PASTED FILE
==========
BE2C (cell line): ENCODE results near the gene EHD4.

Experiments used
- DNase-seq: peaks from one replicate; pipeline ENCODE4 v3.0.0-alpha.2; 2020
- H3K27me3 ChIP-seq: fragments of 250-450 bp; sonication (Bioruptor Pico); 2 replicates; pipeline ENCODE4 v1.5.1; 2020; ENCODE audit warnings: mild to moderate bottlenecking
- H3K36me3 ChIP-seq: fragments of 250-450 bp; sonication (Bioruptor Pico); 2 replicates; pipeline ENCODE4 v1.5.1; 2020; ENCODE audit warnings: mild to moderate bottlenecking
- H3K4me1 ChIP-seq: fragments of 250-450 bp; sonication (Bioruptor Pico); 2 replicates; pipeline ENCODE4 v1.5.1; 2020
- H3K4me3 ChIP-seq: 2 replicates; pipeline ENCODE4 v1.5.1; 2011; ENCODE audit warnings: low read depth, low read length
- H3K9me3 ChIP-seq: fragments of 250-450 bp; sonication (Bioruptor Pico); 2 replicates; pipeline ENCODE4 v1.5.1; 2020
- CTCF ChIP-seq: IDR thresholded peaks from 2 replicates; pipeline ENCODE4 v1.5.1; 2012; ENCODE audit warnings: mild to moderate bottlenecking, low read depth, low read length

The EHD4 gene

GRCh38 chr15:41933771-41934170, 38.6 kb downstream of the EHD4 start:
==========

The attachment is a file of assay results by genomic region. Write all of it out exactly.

BE2C (cell line): ENCODE results near the gene EHD4.

Experiments used
- DNase-seq: peaks from one replicate; pipeline ENCODE4 v3.0.0-alpha.2; 2020
- H3K27me3 ChIP-seq: fragments of 250-450 bp; sonication (Bioruptor Pico); 2 replicates; pipeline ENCODE4 v1.5.1; 2020; ENCODE audit warnings: mild to moderate bottlenecking
- H3K36me3 ChIP-seq: fragments of 250-450 bp; sonication (Bioruptor Pico); 2 replicates; pipeline ENCODE4 v1.5.1; 2020; ENCODE audit warnings: mild to moderate bottlenecking
- H3K4me1 ChIP-seq: fragments of 250-450 bp; sonication (Bioruptor Pico); 2 replicates; pipeline ENCODE4 v1.5.1; 2020
- H3K4me3 ChIP-seq: 2 replicates; pipeline ENCODE4 v1.5.1; 2011; ENCODE audit warnings: low read depth, low read length
- H3K9me3 ChIP-seq: fragments of 250-450 bp; sonication (Bioruptor Pico); 2 replicates; pipeline ENCODE4 v1.5.1; 2020
- CTCF ChIP-seq: IDR thresholded peaks from 2 replicates; pipeline ENCODE4 v1.5.1; 2012; ENCODE audit warnings: mild to moderate bottlenecking, low read depth, low read length

The EHD4 gene

GRCh38 chr15:41933771-41934170, 38.6 kb downstream of the EHD4 start: